Why Cut a Hard Drive

I just started a video series where I cut things with an angle grinder. Here's the first episode where the victim is a 5-1/2 hard drive:

Let's Cut It

Some people want to know why one would cut a hard drive in half -- or anything else for that matter.

Erasing a hard drive

Cutting a hard drive is the surest way to make the data it contains unreadable.

When you change hard drives, you may be tempted to throw the old one in the bin; but if you do this you expose yourself to anyone picking your old hard drive from the bin and extracting all its contents (passwords, emails, etc.)

Simply "erasing" the contents, or even "formatting" the drive isn't enough either; those operations usually only rewrite the file system but not the data, which can be recovered with widely available "unerase" software.

There are utilities to permanently destroy data on your hard drive; they work, but take a long time and are clumsy -- and besides, who would use software where an angle grinder does the same thing?!?

Be in charge

But there are many other things to cut besides hard drives! Next on the list are phones, cameras, Nespresso coffee machines, etc.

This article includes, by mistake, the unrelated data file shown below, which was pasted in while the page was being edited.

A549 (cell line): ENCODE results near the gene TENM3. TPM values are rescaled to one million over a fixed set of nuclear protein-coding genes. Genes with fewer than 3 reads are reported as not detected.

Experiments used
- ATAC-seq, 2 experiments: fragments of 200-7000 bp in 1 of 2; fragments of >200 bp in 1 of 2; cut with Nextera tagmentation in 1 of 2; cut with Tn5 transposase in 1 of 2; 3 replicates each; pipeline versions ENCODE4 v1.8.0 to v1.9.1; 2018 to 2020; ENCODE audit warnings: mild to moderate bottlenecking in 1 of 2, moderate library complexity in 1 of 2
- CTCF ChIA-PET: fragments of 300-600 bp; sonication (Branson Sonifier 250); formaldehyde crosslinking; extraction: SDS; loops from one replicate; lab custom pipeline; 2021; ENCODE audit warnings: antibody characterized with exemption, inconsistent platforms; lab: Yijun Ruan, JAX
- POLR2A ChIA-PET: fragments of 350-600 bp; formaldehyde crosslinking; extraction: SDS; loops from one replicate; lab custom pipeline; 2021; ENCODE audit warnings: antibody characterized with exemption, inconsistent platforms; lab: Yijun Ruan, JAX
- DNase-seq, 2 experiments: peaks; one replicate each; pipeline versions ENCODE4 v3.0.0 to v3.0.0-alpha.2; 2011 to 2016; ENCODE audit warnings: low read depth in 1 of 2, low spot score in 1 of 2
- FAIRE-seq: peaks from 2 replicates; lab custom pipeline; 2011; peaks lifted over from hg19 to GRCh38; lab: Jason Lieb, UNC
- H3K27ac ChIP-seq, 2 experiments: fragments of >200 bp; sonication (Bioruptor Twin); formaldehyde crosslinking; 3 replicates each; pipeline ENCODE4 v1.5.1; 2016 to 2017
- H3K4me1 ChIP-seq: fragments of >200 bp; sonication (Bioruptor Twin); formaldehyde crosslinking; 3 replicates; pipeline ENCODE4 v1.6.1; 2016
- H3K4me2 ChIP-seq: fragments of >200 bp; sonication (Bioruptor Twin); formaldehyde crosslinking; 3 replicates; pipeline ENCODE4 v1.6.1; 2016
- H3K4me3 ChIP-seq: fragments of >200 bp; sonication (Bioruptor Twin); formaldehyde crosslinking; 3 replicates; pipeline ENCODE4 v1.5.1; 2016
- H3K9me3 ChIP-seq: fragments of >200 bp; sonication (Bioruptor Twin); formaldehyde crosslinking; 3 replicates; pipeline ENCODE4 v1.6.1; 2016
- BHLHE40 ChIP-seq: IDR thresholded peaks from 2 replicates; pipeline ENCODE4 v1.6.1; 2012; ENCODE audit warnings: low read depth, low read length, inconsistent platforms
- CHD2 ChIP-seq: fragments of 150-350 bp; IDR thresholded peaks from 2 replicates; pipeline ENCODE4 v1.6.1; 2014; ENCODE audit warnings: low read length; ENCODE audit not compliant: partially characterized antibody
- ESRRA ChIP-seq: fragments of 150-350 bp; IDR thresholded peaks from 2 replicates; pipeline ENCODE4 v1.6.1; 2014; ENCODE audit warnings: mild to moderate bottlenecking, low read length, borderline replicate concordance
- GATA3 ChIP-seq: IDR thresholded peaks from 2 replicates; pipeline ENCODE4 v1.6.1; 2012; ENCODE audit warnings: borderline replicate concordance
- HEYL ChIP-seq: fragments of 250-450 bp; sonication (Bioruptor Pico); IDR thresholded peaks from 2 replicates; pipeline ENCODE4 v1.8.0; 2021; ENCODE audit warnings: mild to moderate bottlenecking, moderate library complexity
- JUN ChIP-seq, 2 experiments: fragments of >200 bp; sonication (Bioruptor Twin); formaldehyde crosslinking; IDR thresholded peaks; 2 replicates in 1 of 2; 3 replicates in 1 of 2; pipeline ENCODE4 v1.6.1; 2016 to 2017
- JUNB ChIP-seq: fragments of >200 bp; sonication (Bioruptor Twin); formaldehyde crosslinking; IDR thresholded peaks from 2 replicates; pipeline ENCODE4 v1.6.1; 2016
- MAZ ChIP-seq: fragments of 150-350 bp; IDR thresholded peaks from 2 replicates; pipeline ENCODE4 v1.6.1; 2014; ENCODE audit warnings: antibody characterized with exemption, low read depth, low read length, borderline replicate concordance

Why would I want to cut all those things? Besides the fact that it's so fun, there's a philosophical point to it.

The iPhone comes with special screws that require a dedicated screw driver.

Most Apple products don't even have visible screws. They come in beautiful boxes as if they were jewels, and the message is that they're so perfect they should only be admired and caressed and nothing more. (Apple is not the only culprit of course, just the most prominent one).

The point of appliances should be to help us do things better / faster, not be part of a cult. They're here to serve us, not the other way around.

It's certainly more useful to take things apart than to destroy them; but there's a childish joy in cutting them open; it's a post-modern act of freedom.

Let's void this warranty.

Tue, 09 Apr 2013 • permalink